Cities need support for clean air measures: Energy Cities President meets German chancellor Merkel


Publication date

September 4, 2017

Today, Energy Cities’ President and Mayor of Heidelberg, Dr. Eckart Würzner, meets with German chancellor Angela Merkel during the National Municipal Summit. During the event, Germany’s Head of State will debate clean air strategies with around 30 Mayors as well as regional and federal ministers and federations of municipal authorities.

Ahead of the meeting, Würzner recalled cities’ priorities for improving local transport through better urban planning and public transport: “It is not enough to talk about emission limits for combustion engines. We must tackle mobility as a whole. We need to improve the public transport offer, develop more cycling paths and have much better rail freight transport. The aim is to improve the quality of life in cities. Less car travel does not only mean cleaner air, but also more safety and more quality of life in our inner city. We do not achieve this by bans, we also need environmentally-friendly offers.

After the recent Dieselgate, some German towns and cities had been threatening to ban diesel cars altogether, worried about elevated levels of pollution.

As the Mayor of Heidelberg, a German city of 160.000 inhabitants, Würzner claims for better financial and regulatory support from the regional and national authorities. According to him, each large town should receive a three-digit million subsidy. In addition, planning laws need to be reviewed in order to allow for a city to create public infrastructure. “Today, this is almost impossible. As soon as a juridically well-informed citizen is opposed, 10.000 commuters can forget the long-desired tram line.

Based on his experience within Energy Cities network and as a signatory of the Covenant of Mayors, Würzner also emphasized the importance of reducing commercial and residential emissions for achieving good quality of air. Transport and housing should follow the same rules: “reduce unnecessary energy-demanding investments and cover any unavoidable consumption with renewable sources.“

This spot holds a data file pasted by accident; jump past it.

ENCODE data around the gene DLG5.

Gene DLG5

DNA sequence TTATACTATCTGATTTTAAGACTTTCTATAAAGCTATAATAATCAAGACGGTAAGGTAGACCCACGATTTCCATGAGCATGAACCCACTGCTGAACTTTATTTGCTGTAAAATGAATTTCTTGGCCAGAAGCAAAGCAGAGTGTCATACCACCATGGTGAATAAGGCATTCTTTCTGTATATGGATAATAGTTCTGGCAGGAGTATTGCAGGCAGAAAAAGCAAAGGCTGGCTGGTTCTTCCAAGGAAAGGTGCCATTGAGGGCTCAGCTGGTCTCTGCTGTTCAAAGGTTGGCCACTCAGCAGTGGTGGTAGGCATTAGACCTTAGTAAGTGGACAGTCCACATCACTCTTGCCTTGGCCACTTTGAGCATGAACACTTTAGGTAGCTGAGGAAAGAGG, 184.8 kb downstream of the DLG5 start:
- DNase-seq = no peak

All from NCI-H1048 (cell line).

With this National Summit, Merkel makes a statement at a politically sensitive time: the recent scandal over dirty diesel engines is still simmering, while Merkel is seeking a fourth term in office in an election on September 24th.

Good to know:
European cities define their low-carbon transport and low-pollution strategies in their Sustainable Urban Mobility Plans (SUMPs) and Air Quality Plans.

The European Commission presented a new strategy for low-emission mobility in 2016 and, this year, its “’Europe on the Move” concept, with a wide-ranging set of initiatives. Indeed, there are a number of measures available for Member States to make transport more efficient and sustainable. But more needs to be done, notably at national level.

On the same topic, Energy Cities leads the CITIZEN project and Living Streets, involving a total of 12 cities.

Discover local mobility actions from all over Europe on Energy Cities’ database !